Danish Pastel Decor: Appealing or Repellent? A Generational Debate
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Danish Pastel Decor: Appealing or Repellent? A Generational Debate

Lilac upholstery and pink mushroom lamps. Two editors, generations apart, debate a hot décor trend’s validity.

By DALE HRABI AND NINA MOLINA |
Fri, Aug 5, 2022 10:02amGrey Clock 3 min

AT A RECENT morning meeting, an editor at The Wall Street Journal’s Off Duty section brought up an interior design trend divisive enough to spur sleepy staffers into either visceral hostility or love at first sight. The style, known as Danish Pastel and currently populating TikTok and Instagram, riffs irreverently on Scandinavian and midcentury-design. The look maintains its antecedent’s simple shapes but replaces the restrained palette of neutrals and natural wood with pastels. Midcentury mushroom lamps pop up in lavender and sage. Accessories have googly eyes.

Off Duty section editor Dale Hrabi narrowed his gaze, resisting this “cute-ification” of a classic style. Meanwhile, assistant editor Nina Molina, a Gen-Zer, cooed over the cheerful colours and cartoonish kitchenware.

With battle lines drawn, the two asked designers for their thoughts on the trend, then returned to face off. Here’s how the debate, edited for clarity, unfolded.

Dale Hrabi: Within the Danish pastel spectrum, I can concede that some things have value, say Muuto’s Kink vase [below], but other stuff just seems ridiculous, like those vases with the faces on them. The Kink vase is a legitimately clever innovation and the color nicely underlines its playfulness.

Nina Molina: The Muuto vase is innovative and clever, but design doesn’t have to be that. It can just be stupid and fun. I think a lot of Danish pastel is about the emotional reaction you get out of seeing those objects in your room.

DH: But it’s like living in a world where the only things to eat are coloured mints or pink fudge and you’re missing out on all the more complex, dimensional flavours, like savoury brisket and kimchi. What do you like to eat? Are you a sugar addict?

NM: I do love sugar. I need to have a little bit of sugar every day. My whole family has sweet tooths…sweet teeth?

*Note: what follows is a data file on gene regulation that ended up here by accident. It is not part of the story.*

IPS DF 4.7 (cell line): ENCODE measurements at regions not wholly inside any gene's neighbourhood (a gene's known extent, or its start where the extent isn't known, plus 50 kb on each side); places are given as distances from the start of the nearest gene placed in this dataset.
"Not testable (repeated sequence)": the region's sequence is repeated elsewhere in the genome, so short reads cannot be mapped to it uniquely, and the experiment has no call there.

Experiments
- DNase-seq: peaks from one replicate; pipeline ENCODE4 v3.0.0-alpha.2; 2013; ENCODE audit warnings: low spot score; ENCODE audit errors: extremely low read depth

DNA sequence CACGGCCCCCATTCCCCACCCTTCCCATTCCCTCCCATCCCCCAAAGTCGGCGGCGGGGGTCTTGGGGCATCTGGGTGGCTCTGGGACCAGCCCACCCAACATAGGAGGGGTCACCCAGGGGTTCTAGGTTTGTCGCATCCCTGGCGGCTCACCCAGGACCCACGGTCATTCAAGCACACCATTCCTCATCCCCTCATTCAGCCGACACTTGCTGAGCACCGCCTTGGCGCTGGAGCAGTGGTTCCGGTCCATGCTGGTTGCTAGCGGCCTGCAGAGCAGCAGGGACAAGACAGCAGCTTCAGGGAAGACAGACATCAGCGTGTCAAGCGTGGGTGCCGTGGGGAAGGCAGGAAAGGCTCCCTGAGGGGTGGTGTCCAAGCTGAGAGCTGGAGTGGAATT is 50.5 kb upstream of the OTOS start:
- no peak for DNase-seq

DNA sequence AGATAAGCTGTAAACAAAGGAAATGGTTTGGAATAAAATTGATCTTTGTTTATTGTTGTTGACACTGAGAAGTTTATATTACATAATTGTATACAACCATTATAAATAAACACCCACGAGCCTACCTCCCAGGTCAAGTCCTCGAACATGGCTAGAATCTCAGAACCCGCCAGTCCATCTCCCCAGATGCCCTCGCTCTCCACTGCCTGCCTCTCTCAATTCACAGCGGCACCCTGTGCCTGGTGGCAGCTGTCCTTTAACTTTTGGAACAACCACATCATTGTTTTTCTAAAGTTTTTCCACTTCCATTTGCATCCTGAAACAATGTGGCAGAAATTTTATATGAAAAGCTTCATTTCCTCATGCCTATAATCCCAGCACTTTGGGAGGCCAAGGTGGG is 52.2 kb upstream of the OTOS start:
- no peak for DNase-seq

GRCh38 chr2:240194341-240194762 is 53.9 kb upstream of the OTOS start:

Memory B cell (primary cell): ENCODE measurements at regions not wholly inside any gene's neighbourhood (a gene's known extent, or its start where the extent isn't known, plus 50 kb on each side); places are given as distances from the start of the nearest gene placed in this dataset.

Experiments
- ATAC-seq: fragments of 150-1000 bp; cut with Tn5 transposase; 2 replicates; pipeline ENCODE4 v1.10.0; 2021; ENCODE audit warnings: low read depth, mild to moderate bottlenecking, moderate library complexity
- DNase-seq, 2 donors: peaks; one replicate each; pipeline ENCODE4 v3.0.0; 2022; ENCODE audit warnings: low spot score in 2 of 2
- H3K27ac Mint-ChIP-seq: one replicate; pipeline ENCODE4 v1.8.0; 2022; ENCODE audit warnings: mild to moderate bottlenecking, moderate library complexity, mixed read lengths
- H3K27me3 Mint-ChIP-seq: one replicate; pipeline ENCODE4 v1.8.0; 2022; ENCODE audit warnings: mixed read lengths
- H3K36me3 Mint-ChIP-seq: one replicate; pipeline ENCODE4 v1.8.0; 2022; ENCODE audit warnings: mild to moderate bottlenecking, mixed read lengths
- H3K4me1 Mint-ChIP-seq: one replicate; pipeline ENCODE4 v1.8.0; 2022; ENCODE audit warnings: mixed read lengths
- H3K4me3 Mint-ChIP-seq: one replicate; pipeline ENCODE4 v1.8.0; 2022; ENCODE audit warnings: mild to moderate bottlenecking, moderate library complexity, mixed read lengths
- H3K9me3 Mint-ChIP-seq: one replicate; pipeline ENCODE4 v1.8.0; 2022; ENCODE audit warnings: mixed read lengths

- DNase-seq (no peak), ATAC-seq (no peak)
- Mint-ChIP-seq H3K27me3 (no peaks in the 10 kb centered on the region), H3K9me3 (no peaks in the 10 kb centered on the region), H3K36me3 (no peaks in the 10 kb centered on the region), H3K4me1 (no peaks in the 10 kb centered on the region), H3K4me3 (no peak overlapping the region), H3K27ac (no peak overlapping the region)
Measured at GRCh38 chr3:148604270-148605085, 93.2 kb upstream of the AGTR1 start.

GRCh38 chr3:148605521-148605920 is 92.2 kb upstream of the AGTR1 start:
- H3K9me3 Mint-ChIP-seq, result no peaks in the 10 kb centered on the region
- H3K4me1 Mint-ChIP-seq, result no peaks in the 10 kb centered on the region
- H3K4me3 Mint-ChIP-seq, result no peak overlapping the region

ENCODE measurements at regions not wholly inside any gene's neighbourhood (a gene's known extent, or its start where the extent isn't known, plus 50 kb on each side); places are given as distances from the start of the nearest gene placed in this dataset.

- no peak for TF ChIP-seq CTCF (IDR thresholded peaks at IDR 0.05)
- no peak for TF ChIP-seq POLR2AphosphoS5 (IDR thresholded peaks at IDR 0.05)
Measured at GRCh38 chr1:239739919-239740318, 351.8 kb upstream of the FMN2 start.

DH: But notice you said “a bit.” An interior designer in Denver, Julie Brayton, said she could see using one or two elements from the trend to add a little irreverence to a room. And Munich blogger and editor Karoline Herr [whose home office is shown above] says a pastel statement piece, like a couch, can give an otherwise neutral modern space just the right amount of edginess.

NM: Those Togo chairs remind me of roly polies, too bug-like.

DH: Do you know what I like about them, though? They’re kind of ungainly and look like rumpled Shar-Pei dogs. Do you know the French term “jolie laide?” It literally means “pretty, ugly.” Put Togo chairs in pastels and they become jolie laide. Not too cutesy.

NM: I love that. It’s like when someone is unconventionally attractive, it makes them more approachable. So maybe the ugliness is the edginess?

DH: You need some edge in life to make things interesting. Take the trend’s checked rugs. They are the only point of rigour in this otherwise blobby, gooey world. I think interior design needs rigour and, you know, aesthetic ambition even when it’s playful. Speaking of which, I feel really sorry for Matisse. The poor guy’s been dragged into this.

NM: That’s funny because Chay Costello, the associate merchandising director at MoMA Design Store, was glad young people have adopted Matisse, who’s been on the walls of MoMA practically since it opened in 1929.

DH: I’m also kind of offended that Danish and Scandinavian design has been co-opted so cartoonishly. It’s like taking opera—something culturally advanced and pure—and rerecording it with kazoos.

NM: That’s so horrible, Dale! Chay says there’s a boldness to Danish pastels, that it takes bravery to embrace colour. No one questions a grey or beige interior, but it’s also not very exciting.

DH: I’m wondering here: Am I too uptight about being sophisticated, as someone who came from provincial Canada to New York City? Maybe I hide behind very socially approved notions of sophistication—neutral colours, clean lines—and am inhibited in a way you and Chay are not.

NM: Chay mentioned that the pandemic changed people’s relationships to their homes. If these are my four walls, how do I make them more pleasing? If you lighten a dark blue room a few shades to pastel, wouldn’t it be more comforting? Pastels remind me of the animated TV show from the early 2000s “Dragon Tales” and of Studio Ghibli movies like “My Neighbor Totoro.” I associate them with good times.